Thursday 5 April 2012, 11:00am, The Gopher Hole, EC1
An investigation into the territory of Luanda shown through artefacts, research and interviews with urban migrants and former Portuguese colonisers. A pop-up show by Paulo Moreira.
Ten years have passed since the end of Angola’s civil war, in 2002. Since then, the country’s neoliberal trajectory, fuelled by the burgeoning oil industry, has turned its capital, Luanda, into the World’s most expensive city. However, current debates fall short on grasping the numerous stakeholders in Angola’s recent development, mainly because they fail to embrace aspects of urban “informality”.
This show delves into the hidden territories of Luanda, which turns out to be far more complex than a commonplace “global city” surrounded by desperate “informal settlements”. Which aspects tie the urban continuum together? How does the city work?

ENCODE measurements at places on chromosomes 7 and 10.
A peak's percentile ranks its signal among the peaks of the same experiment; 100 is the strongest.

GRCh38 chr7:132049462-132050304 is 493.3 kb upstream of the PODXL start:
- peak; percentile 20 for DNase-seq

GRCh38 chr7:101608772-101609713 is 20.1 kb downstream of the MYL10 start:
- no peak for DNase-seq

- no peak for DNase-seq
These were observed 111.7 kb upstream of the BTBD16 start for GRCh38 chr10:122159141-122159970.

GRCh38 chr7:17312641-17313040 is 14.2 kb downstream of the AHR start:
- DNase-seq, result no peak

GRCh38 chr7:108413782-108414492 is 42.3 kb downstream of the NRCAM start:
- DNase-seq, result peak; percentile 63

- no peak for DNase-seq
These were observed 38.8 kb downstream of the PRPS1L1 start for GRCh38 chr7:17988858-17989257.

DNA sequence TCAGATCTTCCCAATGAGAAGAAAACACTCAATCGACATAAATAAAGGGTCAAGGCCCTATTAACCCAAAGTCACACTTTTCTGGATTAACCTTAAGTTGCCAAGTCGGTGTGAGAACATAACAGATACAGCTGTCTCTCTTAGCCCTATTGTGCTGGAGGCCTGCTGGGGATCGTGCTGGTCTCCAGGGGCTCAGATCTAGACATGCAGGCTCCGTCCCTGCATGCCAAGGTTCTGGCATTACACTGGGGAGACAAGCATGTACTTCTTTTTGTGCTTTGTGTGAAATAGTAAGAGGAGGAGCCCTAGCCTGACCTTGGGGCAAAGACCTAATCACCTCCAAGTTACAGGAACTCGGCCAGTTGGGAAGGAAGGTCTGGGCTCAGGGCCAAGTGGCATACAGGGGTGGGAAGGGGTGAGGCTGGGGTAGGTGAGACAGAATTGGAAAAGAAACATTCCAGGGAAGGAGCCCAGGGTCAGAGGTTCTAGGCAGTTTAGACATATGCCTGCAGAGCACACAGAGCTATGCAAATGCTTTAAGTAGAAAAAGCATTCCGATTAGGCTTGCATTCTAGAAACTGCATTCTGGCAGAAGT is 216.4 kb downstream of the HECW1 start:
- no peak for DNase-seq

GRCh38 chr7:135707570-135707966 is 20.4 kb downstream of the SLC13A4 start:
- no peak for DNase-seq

A collection of visual elements and artifacts, produced during on-site participatory workshops and off-site research and editing, contribute to address these questions. The materials result from an ongoing dialogue between planning entities and city-dwellers, ranging from local authorities and citizens, to NGOs and architecture students.
The pop-up show will include the screening of two short films featuring testimonies from Angolan urban migrants and former Portuguese colonizers, focusing on social and spatial circumstances before and after Angola’s independence (1975). The launch of a book edited by Paulo Moreira – consisting of a comprehensive compilation of original contributions by emerging and established experts, practitioners and researchers from different fields, reflecting the contents of the exhibition – will be followed by a closing party.